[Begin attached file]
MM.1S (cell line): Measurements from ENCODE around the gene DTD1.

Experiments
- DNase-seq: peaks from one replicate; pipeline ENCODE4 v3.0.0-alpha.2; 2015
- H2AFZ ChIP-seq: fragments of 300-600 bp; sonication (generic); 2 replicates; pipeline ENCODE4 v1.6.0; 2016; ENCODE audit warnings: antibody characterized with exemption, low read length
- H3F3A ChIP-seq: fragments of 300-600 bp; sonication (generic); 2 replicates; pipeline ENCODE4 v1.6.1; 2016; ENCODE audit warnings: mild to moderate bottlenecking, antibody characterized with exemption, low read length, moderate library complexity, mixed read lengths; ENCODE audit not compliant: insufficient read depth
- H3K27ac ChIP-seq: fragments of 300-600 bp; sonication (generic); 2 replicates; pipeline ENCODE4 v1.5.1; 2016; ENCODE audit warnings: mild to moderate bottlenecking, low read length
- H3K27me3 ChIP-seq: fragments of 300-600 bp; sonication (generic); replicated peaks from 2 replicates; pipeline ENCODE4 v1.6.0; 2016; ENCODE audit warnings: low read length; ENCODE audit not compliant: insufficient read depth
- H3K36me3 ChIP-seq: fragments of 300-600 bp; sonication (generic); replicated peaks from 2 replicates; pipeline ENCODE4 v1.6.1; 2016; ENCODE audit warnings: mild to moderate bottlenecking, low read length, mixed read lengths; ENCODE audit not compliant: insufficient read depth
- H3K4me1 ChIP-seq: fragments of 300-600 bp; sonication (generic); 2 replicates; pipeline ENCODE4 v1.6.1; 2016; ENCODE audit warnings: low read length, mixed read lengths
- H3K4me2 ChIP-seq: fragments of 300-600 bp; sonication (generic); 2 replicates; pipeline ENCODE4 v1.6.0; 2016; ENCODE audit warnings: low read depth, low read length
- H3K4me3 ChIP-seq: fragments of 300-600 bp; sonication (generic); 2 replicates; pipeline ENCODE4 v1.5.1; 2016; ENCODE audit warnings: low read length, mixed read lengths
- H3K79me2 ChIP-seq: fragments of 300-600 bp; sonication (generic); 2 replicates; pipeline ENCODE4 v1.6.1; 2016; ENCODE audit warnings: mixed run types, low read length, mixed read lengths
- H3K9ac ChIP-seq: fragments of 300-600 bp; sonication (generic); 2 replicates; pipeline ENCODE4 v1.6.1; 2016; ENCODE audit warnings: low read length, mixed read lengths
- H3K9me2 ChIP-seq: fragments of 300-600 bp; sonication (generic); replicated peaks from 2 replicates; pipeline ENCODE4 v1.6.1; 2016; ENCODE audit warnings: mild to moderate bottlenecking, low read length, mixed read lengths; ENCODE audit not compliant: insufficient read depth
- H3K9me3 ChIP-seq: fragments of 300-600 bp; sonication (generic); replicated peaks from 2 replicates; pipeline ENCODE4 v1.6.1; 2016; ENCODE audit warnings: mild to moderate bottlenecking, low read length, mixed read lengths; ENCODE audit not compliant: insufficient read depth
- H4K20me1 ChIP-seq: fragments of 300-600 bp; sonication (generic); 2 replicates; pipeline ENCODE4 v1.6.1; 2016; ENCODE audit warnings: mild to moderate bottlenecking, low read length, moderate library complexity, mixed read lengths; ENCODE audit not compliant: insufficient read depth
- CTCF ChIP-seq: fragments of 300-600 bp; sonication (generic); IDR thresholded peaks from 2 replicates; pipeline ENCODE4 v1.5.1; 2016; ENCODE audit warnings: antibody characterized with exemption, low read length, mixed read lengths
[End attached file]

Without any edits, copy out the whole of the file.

MM.1S (cell line): Measurements from ENCODE around the gene DTD1.

Experiments
- DNase-seq: peaks from one replicate; pipeline ENCODE4 v3.0.0-alpha.2; 2015
- H2AFZ ChIP-seq: fragments of 300-600 bp; sonication (generic); 2 replicates; pipeline ENCODE4 v1.6.0; 2016; ENCODE audit warnings: antibody characterized with exemption, low read length
- H3F3A ChIP-seq: fragments of 300-600 bp; sonication (generic); 2 replicates; pipeline ENCODE4 v1.6.1; 2016; ENCODE audit warnings: mild to moderate bottlenecking, antibody characterized with exemption, low read length, moderate library complexity, mixed read lengths; ENCODE audit not compliant: insufficient read depth
- H3K27ac ChIP-seq: fragments of 300-600 bp; sonication (generic); 2 replicates; pipeline ENCODE4 v1.5.1; 2016; ENCODE audit warnings: mild to moderate bottlenecking, low read length
- H3K27me3 ChIP-seq: fragments of 300-600 bp; sonication (generic); replicated peaks from 2 replicates; pipeline ENCODE4 v1.6.0; 2016; ENCODE audit warnings: low read length; ENCODE audit not compliant: insufficient read depth
- H3K36me3 ChIP-seq: fragments of 300-600 bp; sonication (generic); replicated peaks from 2 replicates; pipeline ENCODE4 v1.6.1; 2016; ENCODE audit warnings: mild to moderate bottlenecking, low read length, mixed read lengths; ENCODE audit not compliant: insufficient read depth
- H3K4me1 ChIP-seq: fragments of 300-600 bp; sonication (generic); 2 replicates; pipeline ENCODE4 v1.6.1; 2016; ENCODE audit warnings: low read length, mixed read lengths
- H3K4me2 ChIP-seq: fragments of 300-600 bp; sonication (generic); 2 replicates; pipeline ENCODE4 v1.6.0; 2016; ENCODE audit warnings: low read depth, low read length
- H3K4me3 ChIP-seq: fragments of 300-600 bp; sonication (generic); 2 replicates; pipeline ENCODE4 v1.5.1; 2016; ENCODE audit warnings: low read length, mixed read lengths
- H3K79me2 ChIP-seq: fragments of 300-600 bp; sonication (generic); 2 replicates; pipeline ENCODE4 v1.6.1; 2016; ENCODE audit warnings: mixed run types, low read length, mixed read lengths
- H3K9ac ChIP-seq: fragments of 300-600 bp; sonication (generic); 2 replicates; pipeline ENCODE4 v1.6.1; 2016; ENCODE audit warnings: low read length, mixed read lengths
- H3K9me2 ChIP-seq: fragments of 300-600 bp; sonication (generic); replicated peaks from 2 replicates; pipeline ENCODE4 v1.6.1; 2016; ENCODE audit warnings: mild to moderate bottlenecking, low read length, mixed read lengths; ENCODE audit not compliant: insufficient read depth
- H3K9me3 ChIP-seq: fragments of 300-600 bp; sonication (generic); replicated peaks from 2 replicates; pipeline ENCODE4 v1.6.1; 2016; ENCODE audit warnings: mild to moderate bottlenecking, low read length, mixed read lengths; ENCODE audit not compliant: insufficient read depth
- H4K20me1 ChIP-seq: fragments of 300-600 bp; sonication (generic); 2 replicates; pipeline ENCODE4 v1.6.1; 2016; ENCODE audit warnings: mild to moderate bottlenecking, low read length, moderate library complexity, mixed read lengths; ENCODE audit not compliant: insufficient read depth
- CTCF ChIP-seq: fragments of 300-600 bp; sonication (generic); IDR thresholded peaks from 2 replicates; pipeline ENCODE4 v1.5.1; 2016; ENCODE audit warnings: antibody characterized with exemption, low read length, mixed read lengths